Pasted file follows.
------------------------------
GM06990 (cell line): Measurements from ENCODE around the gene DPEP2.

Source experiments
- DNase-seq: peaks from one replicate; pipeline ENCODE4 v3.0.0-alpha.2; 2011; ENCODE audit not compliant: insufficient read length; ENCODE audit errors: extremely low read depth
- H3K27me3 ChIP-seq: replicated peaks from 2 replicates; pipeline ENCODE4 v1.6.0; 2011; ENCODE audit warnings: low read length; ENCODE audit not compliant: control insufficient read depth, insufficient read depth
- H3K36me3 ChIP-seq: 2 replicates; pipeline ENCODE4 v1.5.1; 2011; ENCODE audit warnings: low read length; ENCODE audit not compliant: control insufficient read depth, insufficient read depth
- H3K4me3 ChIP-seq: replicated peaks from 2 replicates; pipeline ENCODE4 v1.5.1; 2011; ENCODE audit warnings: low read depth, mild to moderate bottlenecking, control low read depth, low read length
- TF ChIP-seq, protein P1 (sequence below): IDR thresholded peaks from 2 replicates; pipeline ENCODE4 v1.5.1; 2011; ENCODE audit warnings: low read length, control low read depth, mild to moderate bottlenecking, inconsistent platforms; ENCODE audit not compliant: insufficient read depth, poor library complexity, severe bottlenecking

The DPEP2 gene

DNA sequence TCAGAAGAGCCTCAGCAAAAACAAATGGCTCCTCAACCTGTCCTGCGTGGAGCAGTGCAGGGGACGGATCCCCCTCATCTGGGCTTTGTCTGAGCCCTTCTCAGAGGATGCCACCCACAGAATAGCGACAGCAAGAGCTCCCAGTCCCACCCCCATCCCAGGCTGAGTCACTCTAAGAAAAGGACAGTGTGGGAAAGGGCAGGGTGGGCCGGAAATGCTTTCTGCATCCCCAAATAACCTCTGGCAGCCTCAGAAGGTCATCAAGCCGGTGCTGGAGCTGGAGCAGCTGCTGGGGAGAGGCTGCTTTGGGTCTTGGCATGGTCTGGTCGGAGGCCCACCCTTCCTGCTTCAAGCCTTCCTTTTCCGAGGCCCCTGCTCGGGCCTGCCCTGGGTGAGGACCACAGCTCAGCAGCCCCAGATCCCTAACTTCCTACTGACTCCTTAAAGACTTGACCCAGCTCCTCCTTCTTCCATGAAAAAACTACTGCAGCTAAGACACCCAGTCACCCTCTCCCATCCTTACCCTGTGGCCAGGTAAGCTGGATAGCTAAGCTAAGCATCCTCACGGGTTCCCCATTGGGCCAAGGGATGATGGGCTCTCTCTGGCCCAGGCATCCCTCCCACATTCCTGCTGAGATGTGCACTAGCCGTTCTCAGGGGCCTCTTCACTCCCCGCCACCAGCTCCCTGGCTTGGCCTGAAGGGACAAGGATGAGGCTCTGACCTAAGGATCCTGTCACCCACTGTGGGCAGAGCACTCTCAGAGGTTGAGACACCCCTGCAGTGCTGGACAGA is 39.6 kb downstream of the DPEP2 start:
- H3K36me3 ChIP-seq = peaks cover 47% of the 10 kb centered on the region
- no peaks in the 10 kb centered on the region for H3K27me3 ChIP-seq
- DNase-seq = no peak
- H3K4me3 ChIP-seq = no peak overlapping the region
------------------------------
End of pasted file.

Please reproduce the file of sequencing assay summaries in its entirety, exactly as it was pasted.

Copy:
GM06990 (cell line): Measurements from ENCODE around the gene DPEP2.

Source experiments
- DNase-seq: peaks from one replicate; pipeline ENCODE4 v3.0.0-alpha.2; 2011; ENCODE audit not compliant: insufficient read length; ENCODE audit errors: extremely low read depth
- H3K27me3 ChIP-seq: replicated peaks from 2 replicates; pipeline ENCODE4 v1.6.0; 2011; ENCODE audit warnings: low read length; ENCODE audit not compliant: control insufficient read depth, insufficient read depth
- H3K36me3 ChIP-seq: 2 replicates; pipeline ENCODE4 v1.5.1; 2011; ENCODE audit warnings: low read length; ENCODE audit not compliant: control insufficient read depth, insufficient read depth
- H3K4me3 ChIP-seq: replicated peaks from 2 replicates; pipeline ENCODE4 v1.5.1; 2011; ENCODE audit warnings: low read depth, mild to moderate bottlenecking, control low read depth, low read length
- TF ChIP-seq, protein P1 (sequence below): IDR thresholded peaks from 2 replicates; pipeline ENCODE4 v1.5.1; 2011; ENCODE audit warnings: low read length, control low read depth, mild to moderate bottlenecking, inconsistent platforms; ENCODE audit not compliant: insufficient read depth, poor library complexity, severe bottlenecking

The DPEP2 gene

DNA sequence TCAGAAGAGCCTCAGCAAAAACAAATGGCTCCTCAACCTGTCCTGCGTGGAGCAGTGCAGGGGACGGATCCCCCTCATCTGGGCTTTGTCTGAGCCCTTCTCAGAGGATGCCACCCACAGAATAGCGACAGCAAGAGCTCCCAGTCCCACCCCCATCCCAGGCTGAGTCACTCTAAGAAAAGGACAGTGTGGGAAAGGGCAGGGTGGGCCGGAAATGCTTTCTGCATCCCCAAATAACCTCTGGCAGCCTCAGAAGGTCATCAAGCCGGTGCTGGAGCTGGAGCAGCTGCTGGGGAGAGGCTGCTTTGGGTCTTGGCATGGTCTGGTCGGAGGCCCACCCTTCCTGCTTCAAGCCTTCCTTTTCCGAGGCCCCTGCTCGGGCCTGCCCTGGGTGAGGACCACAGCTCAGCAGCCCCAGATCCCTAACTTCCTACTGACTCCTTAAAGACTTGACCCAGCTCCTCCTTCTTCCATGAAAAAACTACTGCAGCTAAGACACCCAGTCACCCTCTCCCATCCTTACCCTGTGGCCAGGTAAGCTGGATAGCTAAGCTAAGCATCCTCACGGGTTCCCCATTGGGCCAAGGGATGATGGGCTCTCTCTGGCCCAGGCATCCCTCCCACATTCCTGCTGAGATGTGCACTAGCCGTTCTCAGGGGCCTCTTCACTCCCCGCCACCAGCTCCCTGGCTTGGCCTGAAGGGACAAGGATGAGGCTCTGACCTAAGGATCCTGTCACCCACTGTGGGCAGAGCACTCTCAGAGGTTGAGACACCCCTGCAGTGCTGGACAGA is 39.6 kb downstream of the DPEP2 start:
- H3K36me3 ChIP-seq = peaks cover 47% of the 10 kb centered on the region
- no peaks in the 10 kb centered on the region for H3K27me3 ChIP-seq
- DNase-seq = no peak
- H3K4me3 ChIP-seq = no peak overlapping the region